Reflection and moving on (from the European Referendum)

Unlike the Scottish Referendum, which was pretty clear about what the advantages of being ‘in’ and ‘out’ were. The European Referendum has been anything but clear. I feel let down by our political leaders on both sides of the vote, in many ways the vote has felt uneducated as society were lead astray by both the ‘leave’ and ‘stay’ parties, who seemed to go negative instead of focusing on facts. Part of me feels that in may ways this was a bad example of democracy as firstly no one really focused on facts and the electorate in many ways voted to show how disillusioned they are with today politicians rather than on the issue. The problem is that this vote is valid in the eyes of all the politicians because we were asked to vote on this clear issue. That issue being the membership of the European Union (EU).

Personally, not only am I disappointed with my countries vote on the European Referendum but I am also deeply saddened. I think we were asked to vote on this in a very unprepared way, I have said this before, as have others, but the whole subject was too big for any one person to understand. Even though I don’t feel all ‘vote leave’ members are racist or xenophobic, part of me feels this result reflects that side of politics. I feel this vote in many ways represents the people who have been told it is the EU’s fault for any number of things for years by politicians on both sides, the problem is that this also means that the blame culture that exists in our society is used when making really important decisions. Very few people were talking about what the EU does for us in positive ways or in fact what the advantages are going to as a result of leaving.

I feel that in reality this vote really represents the the unhappy voters in this country who are seeing the gap between the rich and the poor getting larger and larger, and that the south or central government tend not to be listening to the people any more, even when we vote them in every now and then.

I honestly believe none of our media has helped in making the decision easy, as none of them were free from bias. I am also disappointed that our faith in media seems to be to believe what it says as truth, rather than questioning the facts we are given, we have minds and we should be using them. There have been numerous stories over the weekend about people feeling mislead on both sides, and to be fair I feel the same in some ways, I don’t feel this referendum was a win for anyone.

All the political parties seem to be imploding and for me (obviously being fairly left wing and upset by the result) the only person who seems to be making any sense in political circles at the moment seems to be Nicola Sturgeon (SNP). I find it rather funny that Nicola Sturgeon seems to be getting in trouble for actually doing a politicians job, which is representing the people who voted her in, I wish in may ways I lived in her area, I am not ashamed of the Manchester vote in anyway, I just know that I am going to have to live with the English vote, where as it is possible Scotland might not have to.

My faith in our political leaders has been at a low for years, and we seem to vote for the best of the worst instead of finding someone we can truly stand behind and believe in. I suspect this is because when political parties get involved it feels like they are out for themselves and have stopped listening to the people. It feels like party politics is getting in the way of what the ‘people’ want or need.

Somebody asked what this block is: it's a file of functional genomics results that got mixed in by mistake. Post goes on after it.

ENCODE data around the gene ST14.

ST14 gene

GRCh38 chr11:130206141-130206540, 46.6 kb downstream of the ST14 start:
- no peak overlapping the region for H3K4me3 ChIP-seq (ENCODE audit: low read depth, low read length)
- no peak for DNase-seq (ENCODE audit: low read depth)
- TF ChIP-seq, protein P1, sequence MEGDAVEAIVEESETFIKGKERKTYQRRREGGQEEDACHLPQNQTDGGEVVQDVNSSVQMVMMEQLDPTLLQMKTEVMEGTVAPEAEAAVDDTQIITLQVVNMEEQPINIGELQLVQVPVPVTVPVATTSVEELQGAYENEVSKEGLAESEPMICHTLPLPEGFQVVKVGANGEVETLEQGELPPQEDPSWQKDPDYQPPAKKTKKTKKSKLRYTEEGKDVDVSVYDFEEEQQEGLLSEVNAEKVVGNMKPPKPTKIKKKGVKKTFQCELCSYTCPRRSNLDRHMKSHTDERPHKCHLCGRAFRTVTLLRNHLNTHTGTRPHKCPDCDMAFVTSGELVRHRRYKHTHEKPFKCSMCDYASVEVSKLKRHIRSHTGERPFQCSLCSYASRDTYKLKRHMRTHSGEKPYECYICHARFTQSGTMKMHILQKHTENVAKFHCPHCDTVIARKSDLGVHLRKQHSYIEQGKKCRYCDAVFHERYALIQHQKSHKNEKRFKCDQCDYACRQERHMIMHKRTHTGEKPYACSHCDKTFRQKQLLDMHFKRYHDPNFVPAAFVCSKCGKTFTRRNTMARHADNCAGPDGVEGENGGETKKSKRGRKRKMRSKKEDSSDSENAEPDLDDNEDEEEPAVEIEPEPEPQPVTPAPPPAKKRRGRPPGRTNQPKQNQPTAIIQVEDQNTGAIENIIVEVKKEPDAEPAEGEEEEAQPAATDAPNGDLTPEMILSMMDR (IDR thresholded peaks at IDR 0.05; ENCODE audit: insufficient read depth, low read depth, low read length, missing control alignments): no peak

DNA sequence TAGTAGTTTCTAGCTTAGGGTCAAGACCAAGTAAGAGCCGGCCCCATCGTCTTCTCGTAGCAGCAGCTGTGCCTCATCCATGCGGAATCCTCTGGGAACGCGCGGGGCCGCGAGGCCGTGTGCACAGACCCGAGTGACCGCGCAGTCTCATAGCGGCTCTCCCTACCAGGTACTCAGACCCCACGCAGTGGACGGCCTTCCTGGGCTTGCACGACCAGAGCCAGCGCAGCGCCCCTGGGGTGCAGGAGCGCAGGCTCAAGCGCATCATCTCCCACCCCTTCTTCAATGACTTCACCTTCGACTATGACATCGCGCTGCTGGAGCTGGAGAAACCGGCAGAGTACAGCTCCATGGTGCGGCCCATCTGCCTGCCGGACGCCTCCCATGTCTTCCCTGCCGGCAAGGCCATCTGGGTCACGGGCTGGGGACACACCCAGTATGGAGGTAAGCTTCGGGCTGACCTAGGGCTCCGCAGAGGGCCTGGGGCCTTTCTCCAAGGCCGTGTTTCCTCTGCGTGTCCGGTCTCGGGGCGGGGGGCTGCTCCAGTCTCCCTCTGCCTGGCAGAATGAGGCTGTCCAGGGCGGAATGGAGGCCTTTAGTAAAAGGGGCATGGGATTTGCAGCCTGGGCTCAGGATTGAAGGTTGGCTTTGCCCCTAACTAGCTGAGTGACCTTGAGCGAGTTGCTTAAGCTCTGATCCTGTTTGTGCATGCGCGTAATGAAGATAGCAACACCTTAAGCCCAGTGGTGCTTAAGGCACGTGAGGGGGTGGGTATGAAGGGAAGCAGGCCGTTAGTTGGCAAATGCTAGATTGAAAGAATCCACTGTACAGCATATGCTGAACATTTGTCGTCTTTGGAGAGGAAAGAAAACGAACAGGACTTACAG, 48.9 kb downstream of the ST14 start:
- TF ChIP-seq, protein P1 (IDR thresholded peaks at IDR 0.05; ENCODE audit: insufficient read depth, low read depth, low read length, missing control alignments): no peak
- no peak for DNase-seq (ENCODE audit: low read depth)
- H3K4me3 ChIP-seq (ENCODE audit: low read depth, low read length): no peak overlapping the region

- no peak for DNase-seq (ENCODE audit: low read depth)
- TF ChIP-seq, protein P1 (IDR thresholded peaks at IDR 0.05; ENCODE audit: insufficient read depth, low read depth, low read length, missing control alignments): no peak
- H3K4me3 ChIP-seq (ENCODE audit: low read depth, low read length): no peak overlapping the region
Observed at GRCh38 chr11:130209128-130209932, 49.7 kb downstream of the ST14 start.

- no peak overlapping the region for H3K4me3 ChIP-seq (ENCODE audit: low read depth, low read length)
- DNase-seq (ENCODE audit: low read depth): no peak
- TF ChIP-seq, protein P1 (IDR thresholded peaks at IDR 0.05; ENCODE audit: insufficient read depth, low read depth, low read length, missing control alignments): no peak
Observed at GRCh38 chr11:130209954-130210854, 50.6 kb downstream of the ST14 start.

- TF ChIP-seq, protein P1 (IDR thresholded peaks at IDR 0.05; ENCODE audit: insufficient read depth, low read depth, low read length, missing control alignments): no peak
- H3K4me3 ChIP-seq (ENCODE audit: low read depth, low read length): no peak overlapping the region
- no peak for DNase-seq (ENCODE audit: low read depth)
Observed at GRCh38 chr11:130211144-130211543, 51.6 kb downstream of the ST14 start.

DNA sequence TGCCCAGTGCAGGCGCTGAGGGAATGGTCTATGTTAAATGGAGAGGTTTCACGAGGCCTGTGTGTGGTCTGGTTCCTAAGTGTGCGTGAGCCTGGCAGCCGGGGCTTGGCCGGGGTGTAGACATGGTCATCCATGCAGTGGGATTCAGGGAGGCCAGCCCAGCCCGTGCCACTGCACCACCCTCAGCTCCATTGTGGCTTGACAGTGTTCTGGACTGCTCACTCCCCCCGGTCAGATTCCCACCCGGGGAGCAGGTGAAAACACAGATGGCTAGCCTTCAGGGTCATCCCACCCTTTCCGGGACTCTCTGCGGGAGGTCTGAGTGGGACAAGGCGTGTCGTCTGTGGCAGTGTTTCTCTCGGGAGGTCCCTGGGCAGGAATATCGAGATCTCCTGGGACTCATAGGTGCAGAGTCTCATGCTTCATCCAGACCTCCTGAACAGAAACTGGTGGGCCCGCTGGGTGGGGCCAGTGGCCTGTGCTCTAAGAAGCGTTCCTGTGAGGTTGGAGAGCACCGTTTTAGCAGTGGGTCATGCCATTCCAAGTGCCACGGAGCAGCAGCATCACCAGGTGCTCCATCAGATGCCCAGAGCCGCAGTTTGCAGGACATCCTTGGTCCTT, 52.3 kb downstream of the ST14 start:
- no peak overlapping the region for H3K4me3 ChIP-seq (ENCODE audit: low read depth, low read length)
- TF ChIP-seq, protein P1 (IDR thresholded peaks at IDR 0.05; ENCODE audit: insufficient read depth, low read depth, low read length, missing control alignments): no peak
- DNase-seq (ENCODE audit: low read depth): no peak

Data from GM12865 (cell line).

The problem is what do we do now, there seems to be the normal language going around about ‘mending bridges’ and such, which although I do agree with, I think it is going to be a hard process as the country is pretty much 48/52 on this subject and many of the bridges were not just taken down but were burnt, so new material will be needed to put them in place again. Bridging any gap is not just about the enablers, people also need to want to do it in the first place. And I have to say I have seen some of the worst examples of ‘hate’ come out as a result of this vote.

However much a second Referendum would be great (from my point of view obviously), I think it unlikely, mostly because we had a vote and wasted it in some cases but the majority have supposedly spoken, in which case we need to move on and figure out what to do.

I think a starting place would be to try and be honest about what it is we need to build now. We need to continue in peace; we need to be inclusive; we need to get one with our neighbours; we need tolerance; we need hope and not fear; we need to our politics and politicians to be honest; we need to stop the hateful language, and we need each other. Above all we need to be open about our fears and be able to discuss them in a honest forum without judgement and hate, in many ways our media has traded on our societies fears for too long and it needs to stop.

One Comment

  1. This is a good read, Hugo, thank you. I voted remain but it didn’t go my way. By a relatively tiny margin. I am pro-Europe but that said I am anti EU in that the EU powers treated the UK in a miserable and mean way for years and years. Then, after David Cameron had taken the step to have a referendum in the first place, the EU gave DC hardly a concession to bring back to us subsequently (massive political miscalculation by Brussels and their charming but flawed leadership) and prepare for more mean spirited jousting in the months ahead. I predict we’ll pay about region euros 12-30bn of EU ‘punishment tax’ (to pay for their pensions and flash cars and if they want more dosh I think we should tell them to stick it and I don’t think we’d lose world credibility for doing so) and then in the end we’ll all come up with a deal that will be okay for both sides but in the end very good for the UK.
    And I haven’t even used the We are where we are phrase.

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